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New Yorker Edward Rogers returns with his strongest and most varied album to date while examining America’s cultural obsession with the boob tube.
The title track opens with a Hawkwind-like blare questioning the role of television in our lives, seguing perfectly into the Bowie-esque self-explanatory lament of “20th Century Heroes.” “No Words” recalls Scott Walker’s early solo orchestral pop and “Gossips Truth and Lies” conjures the Gene Clark spirit of early Byrds. “Wounded Conversation” returns to Bowie territory, albeit the quieter side, followed by the Led Zeppelin tinged rock ballad “Listen to Me.” At the center, “Sturdy Man’s Shout” delivers some fine early ’70s Rolling Stones grit, while “On This Wednesday in June” has a Bruce Springsteen vibe. “Terry’s World” stems from the psychedelic folk of Syd Barrett and Kevin Ayers, but “The Player” betrays a Kinks influence. A bit of The Zombies comes out in “You and I,” with “Alfred Bell” and “She’s The One” returning to The Kinks and Hawkwind, respectively. An ultra-psychedelic remix of “TV Generation” provides the perfect bookend for an album full of vibrant personality and insight.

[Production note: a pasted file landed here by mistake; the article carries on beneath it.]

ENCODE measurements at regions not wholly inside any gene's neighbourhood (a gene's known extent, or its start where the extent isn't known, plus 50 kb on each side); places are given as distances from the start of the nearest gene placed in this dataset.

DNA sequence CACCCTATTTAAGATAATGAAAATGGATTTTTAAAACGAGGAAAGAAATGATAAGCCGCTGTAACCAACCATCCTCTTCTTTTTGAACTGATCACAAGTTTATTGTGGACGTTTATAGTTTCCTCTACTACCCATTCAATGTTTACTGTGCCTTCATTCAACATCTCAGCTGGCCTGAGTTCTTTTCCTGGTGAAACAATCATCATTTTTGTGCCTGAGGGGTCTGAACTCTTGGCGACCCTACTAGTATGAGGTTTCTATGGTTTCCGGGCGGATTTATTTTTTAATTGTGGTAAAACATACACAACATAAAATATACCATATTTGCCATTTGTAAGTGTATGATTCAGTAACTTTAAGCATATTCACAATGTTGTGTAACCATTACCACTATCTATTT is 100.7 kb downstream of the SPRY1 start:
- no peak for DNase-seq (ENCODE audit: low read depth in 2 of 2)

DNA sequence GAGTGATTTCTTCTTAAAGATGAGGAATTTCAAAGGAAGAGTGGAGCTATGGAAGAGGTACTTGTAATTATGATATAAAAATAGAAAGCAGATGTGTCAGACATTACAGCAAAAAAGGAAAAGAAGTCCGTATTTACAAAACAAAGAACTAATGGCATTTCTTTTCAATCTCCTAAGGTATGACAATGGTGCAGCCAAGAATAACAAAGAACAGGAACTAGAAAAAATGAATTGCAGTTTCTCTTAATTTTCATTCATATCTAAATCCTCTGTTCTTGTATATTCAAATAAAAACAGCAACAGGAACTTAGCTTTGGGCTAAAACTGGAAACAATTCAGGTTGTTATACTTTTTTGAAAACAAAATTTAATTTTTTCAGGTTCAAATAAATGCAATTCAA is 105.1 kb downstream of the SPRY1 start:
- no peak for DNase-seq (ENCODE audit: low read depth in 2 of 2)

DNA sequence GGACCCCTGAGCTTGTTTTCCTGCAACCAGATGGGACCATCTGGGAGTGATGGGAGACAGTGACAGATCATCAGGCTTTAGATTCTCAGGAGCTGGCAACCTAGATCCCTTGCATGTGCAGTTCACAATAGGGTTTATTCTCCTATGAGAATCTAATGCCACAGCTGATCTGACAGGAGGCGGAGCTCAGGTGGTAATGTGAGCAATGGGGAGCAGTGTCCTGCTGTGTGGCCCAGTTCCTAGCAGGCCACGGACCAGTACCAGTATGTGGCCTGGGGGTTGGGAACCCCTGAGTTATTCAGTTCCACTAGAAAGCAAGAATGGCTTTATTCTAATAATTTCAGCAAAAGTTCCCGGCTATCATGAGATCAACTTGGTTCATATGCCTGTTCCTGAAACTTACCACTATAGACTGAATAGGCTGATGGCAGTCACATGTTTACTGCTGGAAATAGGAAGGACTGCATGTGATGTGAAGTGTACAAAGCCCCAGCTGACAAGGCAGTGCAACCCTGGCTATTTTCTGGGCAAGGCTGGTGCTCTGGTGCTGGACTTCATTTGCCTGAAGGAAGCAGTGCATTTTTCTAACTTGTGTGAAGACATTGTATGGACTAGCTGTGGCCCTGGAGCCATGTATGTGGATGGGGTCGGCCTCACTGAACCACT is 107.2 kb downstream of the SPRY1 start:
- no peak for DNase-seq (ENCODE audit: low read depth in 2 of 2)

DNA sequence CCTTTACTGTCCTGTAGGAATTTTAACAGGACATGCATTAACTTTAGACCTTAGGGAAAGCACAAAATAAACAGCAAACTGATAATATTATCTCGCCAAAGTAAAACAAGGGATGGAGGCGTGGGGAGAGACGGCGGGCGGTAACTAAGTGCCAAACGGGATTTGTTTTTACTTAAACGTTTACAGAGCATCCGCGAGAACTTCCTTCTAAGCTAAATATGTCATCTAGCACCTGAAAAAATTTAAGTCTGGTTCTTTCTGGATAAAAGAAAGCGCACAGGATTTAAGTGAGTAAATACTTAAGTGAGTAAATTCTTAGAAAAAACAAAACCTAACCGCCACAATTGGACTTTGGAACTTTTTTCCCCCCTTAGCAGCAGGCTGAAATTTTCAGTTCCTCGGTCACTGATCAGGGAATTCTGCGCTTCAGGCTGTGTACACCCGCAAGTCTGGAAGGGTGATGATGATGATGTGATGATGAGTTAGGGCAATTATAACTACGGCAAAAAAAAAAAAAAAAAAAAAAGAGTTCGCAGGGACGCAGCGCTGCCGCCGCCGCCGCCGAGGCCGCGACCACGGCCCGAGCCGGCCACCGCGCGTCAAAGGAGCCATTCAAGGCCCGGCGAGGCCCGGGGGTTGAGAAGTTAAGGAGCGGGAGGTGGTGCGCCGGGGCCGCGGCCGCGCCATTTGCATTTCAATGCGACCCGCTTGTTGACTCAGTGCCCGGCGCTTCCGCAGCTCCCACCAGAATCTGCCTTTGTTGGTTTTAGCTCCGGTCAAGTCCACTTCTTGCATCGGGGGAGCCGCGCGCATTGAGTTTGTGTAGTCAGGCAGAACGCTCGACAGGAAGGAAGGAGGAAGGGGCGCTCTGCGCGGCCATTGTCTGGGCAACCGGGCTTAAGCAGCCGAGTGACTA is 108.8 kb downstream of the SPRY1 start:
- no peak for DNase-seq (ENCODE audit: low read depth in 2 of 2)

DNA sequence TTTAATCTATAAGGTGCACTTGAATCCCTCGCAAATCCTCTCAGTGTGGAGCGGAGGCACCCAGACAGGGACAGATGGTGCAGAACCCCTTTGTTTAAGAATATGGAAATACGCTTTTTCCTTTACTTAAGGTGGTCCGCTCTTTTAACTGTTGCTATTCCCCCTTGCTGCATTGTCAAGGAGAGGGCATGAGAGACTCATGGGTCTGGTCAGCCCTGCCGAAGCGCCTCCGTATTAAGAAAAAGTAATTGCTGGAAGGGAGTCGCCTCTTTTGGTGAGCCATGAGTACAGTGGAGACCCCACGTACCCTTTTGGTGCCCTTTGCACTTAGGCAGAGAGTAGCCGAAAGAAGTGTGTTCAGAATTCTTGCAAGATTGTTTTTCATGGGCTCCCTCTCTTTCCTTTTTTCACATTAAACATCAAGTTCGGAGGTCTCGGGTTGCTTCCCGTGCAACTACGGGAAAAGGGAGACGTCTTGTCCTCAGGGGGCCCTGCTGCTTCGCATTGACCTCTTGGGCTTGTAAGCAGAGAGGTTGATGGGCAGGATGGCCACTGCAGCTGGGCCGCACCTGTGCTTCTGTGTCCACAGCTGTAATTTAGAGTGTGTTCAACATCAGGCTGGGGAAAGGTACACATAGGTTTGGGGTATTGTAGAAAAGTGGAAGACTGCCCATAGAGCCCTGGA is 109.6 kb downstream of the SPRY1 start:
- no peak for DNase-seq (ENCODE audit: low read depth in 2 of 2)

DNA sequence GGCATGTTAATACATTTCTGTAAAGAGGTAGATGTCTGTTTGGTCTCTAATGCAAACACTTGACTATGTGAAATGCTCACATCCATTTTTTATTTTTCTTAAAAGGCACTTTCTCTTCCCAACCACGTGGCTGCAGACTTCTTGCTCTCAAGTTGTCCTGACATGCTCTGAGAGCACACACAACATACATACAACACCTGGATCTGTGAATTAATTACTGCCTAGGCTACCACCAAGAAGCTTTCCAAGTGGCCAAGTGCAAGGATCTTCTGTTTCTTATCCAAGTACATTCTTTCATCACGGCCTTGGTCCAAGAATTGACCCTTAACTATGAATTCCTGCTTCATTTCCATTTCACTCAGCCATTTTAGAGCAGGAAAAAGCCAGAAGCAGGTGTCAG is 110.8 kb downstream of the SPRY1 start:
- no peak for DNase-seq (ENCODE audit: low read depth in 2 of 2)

Edward Rogers certainly shows no signs of slowing down. In fact, the past year’s current events as seen through the eye of the idiot box seem to have inspired him more than ever. Perhaps our new regime will make music great again after all.
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